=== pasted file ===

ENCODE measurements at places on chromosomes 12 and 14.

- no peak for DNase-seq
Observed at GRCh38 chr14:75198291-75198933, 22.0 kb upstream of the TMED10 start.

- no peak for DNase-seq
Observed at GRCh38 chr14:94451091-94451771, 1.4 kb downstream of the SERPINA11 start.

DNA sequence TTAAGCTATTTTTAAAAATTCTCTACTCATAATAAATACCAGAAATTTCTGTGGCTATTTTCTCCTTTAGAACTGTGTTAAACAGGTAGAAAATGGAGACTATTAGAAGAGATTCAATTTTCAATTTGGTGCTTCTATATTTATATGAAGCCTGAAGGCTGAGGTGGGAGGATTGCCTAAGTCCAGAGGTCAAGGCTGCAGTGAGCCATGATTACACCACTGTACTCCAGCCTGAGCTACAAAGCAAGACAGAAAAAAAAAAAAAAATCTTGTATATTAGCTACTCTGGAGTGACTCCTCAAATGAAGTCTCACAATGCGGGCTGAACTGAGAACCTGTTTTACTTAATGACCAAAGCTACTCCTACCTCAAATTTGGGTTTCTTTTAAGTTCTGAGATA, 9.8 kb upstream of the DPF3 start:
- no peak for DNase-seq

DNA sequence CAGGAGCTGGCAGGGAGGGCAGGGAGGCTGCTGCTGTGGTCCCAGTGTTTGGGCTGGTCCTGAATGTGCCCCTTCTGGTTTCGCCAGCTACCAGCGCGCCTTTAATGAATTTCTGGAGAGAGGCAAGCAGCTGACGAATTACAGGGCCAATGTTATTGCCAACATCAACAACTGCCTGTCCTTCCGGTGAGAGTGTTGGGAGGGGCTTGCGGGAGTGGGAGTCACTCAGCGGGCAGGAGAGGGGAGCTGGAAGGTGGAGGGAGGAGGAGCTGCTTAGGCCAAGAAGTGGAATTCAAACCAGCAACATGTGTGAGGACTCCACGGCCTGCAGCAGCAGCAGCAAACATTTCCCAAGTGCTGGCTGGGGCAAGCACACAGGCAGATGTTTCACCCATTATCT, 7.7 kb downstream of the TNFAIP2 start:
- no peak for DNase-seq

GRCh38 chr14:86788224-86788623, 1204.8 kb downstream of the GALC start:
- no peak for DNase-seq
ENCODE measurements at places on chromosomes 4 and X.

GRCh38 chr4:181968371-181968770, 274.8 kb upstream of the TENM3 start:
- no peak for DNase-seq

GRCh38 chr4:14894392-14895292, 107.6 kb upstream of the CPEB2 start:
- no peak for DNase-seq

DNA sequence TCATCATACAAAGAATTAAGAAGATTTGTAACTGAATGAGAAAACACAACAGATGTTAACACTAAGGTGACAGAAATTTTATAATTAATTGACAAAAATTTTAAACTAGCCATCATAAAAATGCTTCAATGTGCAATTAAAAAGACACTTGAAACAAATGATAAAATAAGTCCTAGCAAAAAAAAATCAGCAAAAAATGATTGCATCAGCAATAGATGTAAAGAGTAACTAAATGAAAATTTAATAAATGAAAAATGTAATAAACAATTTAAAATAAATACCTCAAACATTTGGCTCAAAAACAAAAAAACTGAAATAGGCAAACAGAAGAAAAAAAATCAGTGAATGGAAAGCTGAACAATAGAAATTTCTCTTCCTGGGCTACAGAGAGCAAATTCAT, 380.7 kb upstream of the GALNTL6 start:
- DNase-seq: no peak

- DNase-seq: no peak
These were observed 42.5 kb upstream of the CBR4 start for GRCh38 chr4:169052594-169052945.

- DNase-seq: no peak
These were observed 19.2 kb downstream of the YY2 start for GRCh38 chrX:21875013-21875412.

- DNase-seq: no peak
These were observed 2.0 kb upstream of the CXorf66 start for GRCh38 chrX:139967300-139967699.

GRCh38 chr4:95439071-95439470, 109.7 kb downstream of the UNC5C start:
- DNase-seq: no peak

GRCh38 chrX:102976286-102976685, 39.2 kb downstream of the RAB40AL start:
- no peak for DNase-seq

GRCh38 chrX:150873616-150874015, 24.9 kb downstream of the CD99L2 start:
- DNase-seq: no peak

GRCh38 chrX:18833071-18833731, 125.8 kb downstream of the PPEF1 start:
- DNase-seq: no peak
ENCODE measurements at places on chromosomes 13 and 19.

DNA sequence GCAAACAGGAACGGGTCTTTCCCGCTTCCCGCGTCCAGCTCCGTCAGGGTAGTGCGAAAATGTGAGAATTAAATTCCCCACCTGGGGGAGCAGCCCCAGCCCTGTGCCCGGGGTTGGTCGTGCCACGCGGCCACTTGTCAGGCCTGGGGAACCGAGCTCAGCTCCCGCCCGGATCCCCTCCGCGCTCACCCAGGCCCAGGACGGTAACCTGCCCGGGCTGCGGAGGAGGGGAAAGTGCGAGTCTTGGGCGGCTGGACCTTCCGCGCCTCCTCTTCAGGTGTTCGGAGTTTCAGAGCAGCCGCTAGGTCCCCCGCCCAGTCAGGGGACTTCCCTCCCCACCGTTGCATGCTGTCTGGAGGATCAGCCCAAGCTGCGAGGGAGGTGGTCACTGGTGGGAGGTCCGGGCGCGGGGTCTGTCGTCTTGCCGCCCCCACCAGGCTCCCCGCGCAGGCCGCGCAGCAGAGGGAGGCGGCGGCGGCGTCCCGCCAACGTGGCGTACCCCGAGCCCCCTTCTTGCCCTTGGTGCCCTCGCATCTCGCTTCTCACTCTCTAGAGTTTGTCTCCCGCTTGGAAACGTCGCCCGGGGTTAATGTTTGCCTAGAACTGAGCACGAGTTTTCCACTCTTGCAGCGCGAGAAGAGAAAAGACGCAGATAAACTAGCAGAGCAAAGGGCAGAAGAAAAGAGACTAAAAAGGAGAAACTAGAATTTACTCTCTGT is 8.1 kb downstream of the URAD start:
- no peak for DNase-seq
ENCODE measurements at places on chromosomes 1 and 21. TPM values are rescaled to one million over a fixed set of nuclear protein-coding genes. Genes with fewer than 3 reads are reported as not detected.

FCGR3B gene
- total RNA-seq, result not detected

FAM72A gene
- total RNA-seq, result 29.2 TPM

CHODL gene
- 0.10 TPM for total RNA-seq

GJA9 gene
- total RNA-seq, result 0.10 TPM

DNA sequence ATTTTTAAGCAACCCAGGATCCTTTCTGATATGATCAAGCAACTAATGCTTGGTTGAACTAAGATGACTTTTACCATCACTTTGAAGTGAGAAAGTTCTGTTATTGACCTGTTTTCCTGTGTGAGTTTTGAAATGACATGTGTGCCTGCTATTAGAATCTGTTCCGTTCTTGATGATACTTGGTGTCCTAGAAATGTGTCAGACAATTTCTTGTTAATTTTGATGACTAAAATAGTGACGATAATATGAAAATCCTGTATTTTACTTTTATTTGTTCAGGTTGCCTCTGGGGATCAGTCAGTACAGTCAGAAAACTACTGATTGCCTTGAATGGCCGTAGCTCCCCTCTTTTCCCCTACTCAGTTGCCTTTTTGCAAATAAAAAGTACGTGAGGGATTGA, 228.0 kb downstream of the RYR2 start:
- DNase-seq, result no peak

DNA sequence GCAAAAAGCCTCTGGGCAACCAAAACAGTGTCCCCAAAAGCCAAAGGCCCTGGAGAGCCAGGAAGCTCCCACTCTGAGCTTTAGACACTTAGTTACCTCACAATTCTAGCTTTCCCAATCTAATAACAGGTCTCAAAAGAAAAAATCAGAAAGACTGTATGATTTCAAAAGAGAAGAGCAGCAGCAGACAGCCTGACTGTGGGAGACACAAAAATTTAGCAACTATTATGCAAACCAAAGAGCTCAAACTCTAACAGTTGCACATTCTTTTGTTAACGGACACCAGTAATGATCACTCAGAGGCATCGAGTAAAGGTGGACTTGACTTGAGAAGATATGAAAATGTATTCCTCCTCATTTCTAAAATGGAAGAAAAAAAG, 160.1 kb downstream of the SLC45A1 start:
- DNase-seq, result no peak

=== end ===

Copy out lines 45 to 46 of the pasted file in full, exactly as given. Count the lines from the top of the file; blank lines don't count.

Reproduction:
DNA sequence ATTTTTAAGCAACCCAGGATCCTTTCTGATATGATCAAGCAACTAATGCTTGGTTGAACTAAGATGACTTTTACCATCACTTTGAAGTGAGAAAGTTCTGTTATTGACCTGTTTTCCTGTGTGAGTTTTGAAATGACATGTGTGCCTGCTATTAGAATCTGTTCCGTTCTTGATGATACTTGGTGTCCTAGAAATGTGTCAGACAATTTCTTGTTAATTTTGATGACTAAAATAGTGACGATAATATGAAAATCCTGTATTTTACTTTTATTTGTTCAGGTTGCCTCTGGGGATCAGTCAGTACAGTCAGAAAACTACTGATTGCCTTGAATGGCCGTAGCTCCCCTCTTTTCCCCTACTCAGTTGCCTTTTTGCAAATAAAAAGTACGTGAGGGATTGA, 228.0 kb downstream of the RYR2 start:
- DNase-seq, result no peak